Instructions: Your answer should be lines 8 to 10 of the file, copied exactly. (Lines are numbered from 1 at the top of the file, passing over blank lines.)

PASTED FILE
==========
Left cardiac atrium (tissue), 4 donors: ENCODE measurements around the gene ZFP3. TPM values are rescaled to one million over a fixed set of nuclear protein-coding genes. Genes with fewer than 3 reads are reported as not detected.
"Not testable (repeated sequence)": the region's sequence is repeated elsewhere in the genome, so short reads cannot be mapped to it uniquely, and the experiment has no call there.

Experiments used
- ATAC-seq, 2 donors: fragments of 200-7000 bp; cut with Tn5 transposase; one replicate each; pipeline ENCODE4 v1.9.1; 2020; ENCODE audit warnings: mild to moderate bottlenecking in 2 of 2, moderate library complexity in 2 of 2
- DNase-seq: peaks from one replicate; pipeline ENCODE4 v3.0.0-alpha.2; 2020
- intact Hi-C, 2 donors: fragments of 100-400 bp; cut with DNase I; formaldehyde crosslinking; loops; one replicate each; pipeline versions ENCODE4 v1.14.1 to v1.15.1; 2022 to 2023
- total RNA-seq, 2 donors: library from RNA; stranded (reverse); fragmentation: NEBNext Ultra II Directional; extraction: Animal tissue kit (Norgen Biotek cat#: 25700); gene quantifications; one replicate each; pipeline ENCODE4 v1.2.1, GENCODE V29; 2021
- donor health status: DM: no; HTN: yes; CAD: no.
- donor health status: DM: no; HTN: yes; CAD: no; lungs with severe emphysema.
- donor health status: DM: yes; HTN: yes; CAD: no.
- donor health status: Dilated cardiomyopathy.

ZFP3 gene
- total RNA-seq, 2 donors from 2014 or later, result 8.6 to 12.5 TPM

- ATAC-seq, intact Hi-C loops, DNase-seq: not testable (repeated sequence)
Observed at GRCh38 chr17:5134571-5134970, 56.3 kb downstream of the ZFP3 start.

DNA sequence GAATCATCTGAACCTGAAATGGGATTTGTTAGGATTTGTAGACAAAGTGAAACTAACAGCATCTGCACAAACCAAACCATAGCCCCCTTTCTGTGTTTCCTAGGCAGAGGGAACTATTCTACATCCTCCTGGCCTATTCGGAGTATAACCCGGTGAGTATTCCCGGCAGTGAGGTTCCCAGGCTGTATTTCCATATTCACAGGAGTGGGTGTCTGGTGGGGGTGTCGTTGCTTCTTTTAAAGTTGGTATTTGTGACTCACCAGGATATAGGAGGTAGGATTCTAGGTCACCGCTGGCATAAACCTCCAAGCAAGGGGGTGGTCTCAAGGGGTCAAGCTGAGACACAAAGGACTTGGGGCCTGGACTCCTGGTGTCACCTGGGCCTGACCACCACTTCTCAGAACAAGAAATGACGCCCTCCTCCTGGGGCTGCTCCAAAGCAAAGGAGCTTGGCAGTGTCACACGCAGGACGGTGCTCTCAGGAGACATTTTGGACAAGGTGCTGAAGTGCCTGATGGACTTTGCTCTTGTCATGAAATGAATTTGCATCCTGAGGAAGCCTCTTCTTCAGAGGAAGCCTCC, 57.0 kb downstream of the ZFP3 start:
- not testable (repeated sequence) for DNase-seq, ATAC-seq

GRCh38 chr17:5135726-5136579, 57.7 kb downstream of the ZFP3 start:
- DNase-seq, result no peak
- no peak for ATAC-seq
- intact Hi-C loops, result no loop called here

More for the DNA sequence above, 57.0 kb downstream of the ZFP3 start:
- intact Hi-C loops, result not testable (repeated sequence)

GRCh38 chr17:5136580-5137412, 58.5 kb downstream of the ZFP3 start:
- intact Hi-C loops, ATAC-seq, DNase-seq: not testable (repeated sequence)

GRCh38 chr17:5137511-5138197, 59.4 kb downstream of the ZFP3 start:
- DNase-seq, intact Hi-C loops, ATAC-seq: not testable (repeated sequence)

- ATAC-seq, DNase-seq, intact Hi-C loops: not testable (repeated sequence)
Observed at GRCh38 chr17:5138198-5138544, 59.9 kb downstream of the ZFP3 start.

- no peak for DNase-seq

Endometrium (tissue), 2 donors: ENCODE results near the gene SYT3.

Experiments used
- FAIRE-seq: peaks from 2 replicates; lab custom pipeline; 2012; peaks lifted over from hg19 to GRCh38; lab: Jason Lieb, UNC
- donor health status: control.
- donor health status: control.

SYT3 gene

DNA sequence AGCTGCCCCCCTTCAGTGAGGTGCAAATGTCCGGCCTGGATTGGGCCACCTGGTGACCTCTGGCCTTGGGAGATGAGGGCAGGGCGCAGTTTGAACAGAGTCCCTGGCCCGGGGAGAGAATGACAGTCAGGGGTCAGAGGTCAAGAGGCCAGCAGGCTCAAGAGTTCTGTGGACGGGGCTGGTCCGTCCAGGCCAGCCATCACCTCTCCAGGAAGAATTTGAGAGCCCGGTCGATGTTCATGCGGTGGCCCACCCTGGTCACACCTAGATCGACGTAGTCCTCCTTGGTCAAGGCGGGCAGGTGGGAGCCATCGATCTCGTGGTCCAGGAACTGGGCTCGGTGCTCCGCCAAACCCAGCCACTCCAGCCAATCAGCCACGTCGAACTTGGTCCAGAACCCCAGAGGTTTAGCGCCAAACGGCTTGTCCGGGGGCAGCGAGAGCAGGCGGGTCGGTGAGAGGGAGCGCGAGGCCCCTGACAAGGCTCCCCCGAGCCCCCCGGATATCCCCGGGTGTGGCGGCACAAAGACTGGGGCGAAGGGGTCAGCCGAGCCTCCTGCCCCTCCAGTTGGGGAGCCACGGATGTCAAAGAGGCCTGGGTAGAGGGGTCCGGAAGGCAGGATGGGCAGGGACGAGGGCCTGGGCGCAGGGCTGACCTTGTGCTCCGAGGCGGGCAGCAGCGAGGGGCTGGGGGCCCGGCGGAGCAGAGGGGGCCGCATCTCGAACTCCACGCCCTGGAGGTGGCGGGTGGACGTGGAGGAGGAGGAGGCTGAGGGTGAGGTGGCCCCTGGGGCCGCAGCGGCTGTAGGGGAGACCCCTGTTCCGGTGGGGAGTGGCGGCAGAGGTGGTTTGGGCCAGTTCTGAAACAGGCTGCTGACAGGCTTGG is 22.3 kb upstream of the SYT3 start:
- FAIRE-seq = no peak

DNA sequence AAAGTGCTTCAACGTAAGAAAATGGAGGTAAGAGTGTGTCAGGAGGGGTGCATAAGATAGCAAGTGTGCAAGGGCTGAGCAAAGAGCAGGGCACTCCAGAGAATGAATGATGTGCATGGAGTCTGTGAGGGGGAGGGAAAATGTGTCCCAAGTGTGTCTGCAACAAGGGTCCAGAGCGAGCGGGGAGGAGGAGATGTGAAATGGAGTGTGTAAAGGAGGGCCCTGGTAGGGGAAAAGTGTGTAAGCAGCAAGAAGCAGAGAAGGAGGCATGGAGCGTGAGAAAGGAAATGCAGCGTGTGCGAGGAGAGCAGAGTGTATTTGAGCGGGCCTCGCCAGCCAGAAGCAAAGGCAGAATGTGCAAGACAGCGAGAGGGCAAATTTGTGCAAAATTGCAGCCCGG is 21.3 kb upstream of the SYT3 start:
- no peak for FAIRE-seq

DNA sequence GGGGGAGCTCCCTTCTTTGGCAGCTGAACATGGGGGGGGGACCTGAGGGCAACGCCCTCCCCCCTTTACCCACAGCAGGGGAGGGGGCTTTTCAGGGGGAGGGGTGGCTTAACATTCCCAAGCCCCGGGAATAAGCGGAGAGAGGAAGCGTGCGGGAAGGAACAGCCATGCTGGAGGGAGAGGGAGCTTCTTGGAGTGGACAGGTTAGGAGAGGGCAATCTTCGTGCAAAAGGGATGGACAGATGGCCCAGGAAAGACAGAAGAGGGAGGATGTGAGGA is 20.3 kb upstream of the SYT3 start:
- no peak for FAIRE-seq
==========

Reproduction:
- donor health status: DM: no; HTN: yes; CAD: no.
- donor health status: DM: no; HTN: yes; CAD: no; lungs with severe emphysema.
- donor health status: DM: yes; HTN: yes; CAD: no.